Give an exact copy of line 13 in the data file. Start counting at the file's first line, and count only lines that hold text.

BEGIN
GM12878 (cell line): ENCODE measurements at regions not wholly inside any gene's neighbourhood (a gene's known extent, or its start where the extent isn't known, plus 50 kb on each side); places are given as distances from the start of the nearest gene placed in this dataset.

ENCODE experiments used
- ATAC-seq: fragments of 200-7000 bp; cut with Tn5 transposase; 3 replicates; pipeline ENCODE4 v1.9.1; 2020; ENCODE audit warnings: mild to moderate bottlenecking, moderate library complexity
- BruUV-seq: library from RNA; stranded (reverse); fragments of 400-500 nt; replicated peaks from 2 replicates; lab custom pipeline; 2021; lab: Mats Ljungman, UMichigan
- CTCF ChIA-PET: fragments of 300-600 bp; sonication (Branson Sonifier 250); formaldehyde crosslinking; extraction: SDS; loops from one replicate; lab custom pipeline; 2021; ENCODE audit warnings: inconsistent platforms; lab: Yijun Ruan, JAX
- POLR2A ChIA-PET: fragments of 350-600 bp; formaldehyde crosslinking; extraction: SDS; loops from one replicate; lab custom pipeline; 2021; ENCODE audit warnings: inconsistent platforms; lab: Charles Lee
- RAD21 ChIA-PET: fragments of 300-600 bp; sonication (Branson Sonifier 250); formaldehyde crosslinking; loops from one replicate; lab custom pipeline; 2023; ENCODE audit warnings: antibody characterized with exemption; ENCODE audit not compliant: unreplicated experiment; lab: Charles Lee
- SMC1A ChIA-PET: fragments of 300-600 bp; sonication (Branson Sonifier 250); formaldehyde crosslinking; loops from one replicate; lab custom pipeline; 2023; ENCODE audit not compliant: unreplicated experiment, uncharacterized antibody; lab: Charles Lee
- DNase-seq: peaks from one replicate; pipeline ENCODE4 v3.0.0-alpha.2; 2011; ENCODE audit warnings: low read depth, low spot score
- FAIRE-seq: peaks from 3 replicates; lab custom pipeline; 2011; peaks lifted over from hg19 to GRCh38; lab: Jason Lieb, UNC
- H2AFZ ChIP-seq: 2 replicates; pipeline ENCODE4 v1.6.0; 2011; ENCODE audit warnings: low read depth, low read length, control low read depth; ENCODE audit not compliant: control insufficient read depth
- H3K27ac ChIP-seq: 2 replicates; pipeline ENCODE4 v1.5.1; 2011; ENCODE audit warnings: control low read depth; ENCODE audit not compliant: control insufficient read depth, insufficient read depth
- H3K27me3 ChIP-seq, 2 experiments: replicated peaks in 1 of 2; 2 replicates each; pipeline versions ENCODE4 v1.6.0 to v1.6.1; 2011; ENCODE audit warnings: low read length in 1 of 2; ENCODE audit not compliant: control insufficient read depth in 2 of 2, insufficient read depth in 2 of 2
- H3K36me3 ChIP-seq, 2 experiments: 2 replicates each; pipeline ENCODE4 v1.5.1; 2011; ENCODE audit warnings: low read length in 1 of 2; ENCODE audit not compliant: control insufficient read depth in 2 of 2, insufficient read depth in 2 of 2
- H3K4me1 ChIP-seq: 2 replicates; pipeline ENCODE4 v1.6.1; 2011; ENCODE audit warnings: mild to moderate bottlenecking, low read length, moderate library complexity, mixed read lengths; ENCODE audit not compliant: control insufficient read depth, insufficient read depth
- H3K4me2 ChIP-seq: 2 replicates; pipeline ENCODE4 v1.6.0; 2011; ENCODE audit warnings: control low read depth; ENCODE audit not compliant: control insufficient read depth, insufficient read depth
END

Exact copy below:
- H3K27me3 ChIP-seq, 2 experiments: replicated peaks in 1 of 2; 2 replicates each; pipeline versions ENCODE4 v1.6.0 to v1.6.1; 2011; ENCODE audit warnings: low read length in 1 of 2; ENCODE audit not compliant: control insufficient read depth in 2 of 2, insufficient read depth in 2 of 2